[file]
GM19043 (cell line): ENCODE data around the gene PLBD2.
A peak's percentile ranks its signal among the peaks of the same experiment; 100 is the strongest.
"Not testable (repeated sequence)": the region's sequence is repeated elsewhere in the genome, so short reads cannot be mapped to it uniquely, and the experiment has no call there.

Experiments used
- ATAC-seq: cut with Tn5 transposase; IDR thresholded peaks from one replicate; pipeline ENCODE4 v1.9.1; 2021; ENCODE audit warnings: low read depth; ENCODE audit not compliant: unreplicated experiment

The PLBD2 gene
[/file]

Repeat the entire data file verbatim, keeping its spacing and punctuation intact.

GM19043 (cell line): ENCODE data around the gene PLBD2.
A peak's percentile ranks its signal among the peaks of the same experiment; 100 is the strongest.
"Not testable (repeated sequence)": the region's sequence is repeated elsewhere in the genome, so short reads cannot be mapped to it uniquely, and the experiment has no call there.

Experiments used
- ATAC-seq: cut with Tn5 transposase; IDR thresholded peaks from one replicate; pipeline ENCODE4 v1.9.1; 2021; ENCODE audit warnings: low read depth; ENCODE audit not compliant: unreplicated experiment

The PLBD2 gene